Xylitol has a long history of safety, however ingesting too much can have the unpleasant side effect of causing diarrhea. The laxative effect usually occurs when more than 60 mg of Xylitol are ingested, far more than you will get with chewing gum.

By now it should be obvious that I am excited about the dental benefit of adding Xylitol to your diet. The cavity fighting potential is also gained by using the brand name sugar substitute ideal to sweeten beverage. With long-term Xylitol use there will be a shift n your oral bacteria to a more Xylitol resistant type. This is a benefit, because Xylitol resistant bacteria tend to be harmless.

Drinking green tea to prevent oral cancer

I often tell my patients that sugar sweetened ice tea causes dental plaque and tooth decay. However not all the news is bad for tea drinkers. New research is finding that green tea has anti-cancer properties. Without the addition of sugar dental plaque and tooth decay will not occur.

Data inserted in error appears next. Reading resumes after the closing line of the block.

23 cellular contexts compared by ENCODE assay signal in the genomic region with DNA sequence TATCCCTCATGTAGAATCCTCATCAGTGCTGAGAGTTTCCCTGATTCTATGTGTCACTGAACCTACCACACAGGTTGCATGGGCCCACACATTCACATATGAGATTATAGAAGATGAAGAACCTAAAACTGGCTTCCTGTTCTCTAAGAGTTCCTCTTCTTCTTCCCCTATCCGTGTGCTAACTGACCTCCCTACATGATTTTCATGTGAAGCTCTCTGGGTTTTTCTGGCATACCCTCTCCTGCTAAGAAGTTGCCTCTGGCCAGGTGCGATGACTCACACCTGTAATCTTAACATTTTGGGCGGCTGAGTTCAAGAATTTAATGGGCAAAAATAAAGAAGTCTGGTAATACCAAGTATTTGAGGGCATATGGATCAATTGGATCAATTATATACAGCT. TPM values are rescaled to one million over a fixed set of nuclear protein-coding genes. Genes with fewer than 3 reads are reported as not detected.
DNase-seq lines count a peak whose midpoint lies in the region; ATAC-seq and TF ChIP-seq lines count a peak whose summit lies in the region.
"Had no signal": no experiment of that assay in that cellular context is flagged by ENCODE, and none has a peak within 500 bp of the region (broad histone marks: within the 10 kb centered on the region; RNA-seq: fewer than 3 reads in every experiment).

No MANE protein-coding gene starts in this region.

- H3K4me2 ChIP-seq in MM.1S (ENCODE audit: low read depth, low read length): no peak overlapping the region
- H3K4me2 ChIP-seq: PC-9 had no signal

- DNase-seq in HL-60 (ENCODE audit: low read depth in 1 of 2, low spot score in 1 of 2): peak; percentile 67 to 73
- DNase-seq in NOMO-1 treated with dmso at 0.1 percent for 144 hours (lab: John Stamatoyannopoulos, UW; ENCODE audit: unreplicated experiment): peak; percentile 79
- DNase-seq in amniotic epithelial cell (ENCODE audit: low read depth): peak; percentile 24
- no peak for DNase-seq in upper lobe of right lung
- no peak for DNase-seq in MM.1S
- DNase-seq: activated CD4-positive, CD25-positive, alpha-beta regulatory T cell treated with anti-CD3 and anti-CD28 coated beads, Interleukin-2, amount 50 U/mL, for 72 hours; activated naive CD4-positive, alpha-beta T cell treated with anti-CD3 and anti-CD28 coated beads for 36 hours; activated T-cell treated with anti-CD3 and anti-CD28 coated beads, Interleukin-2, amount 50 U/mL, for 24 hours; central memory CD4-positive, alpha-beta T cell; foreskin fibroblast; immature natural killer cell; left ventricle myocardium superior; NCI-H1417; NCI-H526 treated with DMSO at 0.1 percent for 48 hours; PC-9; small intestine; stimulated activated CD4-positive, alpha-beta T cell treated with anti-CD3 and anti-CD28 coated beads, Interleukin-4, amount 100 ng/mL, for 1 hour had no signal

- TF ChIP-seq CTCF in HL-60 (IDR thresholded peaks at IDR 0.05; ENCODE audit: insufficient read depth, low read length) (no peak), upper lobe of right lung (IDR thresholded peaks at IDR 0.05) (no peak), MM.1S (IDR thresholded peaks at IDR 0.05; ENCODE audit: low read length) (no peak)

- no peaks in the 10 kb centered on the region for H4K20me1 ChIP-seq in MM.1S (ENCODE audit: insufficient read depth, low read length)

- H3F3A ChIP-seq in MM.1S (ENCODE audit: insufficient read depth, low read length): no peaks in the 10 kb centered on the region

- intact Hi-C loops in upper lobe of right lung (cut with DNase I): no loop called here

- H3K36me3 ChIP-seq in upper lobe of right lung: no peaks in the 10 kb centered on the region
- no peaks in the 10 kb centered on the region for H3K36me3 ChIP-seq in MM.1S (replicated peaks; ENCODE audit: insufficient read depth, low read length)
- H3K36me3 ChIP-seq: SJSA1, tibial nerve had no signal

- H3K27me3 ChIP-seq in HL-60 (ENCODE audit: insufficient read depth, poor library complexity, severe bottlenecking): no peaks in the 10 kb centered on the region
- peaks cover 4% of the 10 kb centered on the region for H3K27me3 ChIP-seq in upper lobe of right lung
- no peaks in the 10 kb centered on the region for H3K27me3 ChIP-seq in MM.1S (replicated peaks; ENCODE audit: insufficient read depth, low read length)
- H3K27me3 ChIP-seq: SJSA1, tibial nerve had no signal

Cancer follows cardiovascular disease as the second leading cause of death in the United States. Oral cancer accounts for 2-6% of all cancer. Cigarettes, cigars, snuff, and chewing tobacco have all been linked to oral cancer. Although China has a population of heavy smokers they have a much lower incidence of oral cancer than the United States. When comparing other habits of the Chinese people it was discovered that they consume large amounts of green tea compared to the United States. Studies were then undertaken to determine if green tea is responsible for lowering cancer rate.